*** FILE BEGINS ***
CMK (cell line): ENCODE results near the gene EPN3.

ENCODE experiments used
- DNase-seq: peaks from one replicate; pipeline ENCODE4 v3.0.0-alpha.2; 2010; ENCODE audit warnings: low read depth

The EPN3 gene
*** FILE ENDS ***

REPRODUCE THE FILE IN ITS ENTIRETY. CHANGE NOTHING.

CMK (cell line): ENCODE results near the gene EPN3.

ENCODE experiments used
- DNase-seq: peaks from one replicate; pipeline ENCODE4 v3.0.0-alpha.2; 2010; ENCODE audit warnings: low read depth

The EPN3 gene